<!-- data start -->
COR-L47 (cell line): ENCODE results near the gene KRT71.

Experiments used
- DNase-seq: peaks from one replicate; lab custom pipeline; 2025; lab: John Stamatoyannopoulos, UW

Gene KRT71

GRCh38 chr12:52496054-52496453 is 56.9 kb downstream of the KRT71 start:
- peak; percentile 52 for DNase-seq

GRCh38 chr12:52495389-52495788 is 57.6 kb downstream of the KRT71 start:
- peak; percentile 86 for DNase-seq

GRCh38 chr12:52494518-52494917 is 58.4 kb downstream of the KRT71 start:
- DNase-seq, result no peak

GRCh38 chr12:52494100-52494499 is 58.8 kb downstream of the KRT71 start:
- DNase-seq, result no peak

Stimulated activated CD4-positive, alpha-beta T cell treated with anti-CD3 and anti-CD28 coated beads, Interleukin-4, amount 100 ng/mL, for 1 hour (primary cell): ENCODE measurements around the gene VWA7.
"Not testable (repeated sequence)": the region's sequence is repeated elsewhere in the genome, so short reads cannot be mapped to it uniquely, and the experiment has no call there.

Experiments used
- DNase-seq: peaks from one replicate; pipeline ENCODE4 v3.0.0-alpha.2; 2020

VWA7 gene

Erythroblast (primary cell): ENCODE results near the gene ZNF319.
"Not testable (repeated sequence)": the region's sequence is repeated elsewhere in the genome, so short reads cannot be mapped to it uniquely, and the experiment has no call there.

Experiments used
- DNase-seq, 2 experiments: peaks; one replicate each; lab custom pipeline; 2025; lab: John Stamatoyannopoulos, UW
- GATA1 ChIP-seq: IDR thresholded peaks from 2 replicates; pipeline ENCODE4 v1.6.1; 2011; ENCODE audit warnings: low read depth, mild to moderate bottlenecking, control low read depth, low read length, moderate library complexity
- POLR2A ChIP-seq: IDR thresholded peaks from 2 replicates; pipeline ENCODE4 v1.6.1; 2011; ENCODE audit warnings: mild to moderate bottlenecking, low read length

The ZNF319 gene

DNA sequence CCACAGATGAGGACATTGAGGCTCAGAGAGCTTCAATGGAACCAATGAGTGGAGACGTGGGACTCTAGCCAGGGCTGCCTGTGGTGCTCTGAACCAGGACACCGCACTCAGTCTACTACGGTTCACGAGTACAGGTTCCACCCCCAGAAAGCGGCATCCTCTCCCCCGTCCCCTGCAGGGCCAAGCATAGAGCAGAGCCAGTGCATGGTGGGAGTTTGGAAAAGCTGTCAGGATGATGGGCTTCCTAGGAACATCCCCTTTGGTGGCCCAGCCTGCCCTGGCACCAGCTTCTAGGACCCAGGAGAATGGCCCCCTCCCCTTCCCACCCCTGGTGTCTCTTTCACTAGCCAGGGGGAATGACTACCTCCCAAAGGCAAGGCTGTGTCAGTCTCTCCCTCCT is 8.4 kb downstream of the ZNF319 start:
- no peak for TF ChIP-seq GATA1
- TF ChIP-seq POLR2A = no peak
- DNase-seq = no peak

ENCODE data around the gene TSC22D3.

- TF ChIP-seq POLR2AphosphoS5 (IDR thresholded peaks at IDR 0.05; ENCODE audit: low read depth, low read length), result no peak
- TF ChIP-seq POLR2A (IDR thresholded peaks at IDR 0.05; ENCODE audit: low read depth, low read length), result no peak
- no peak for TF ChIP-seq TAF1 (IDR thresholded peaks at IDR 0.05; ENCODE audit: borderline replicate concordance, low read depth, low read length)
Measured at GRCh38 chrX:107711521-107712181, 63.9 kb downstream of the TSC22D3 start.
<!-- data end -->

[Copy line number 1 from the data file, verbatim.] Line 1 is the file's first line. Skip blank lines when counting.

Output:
COR-L47 (cell line): ENCODE results near the gene KRT71.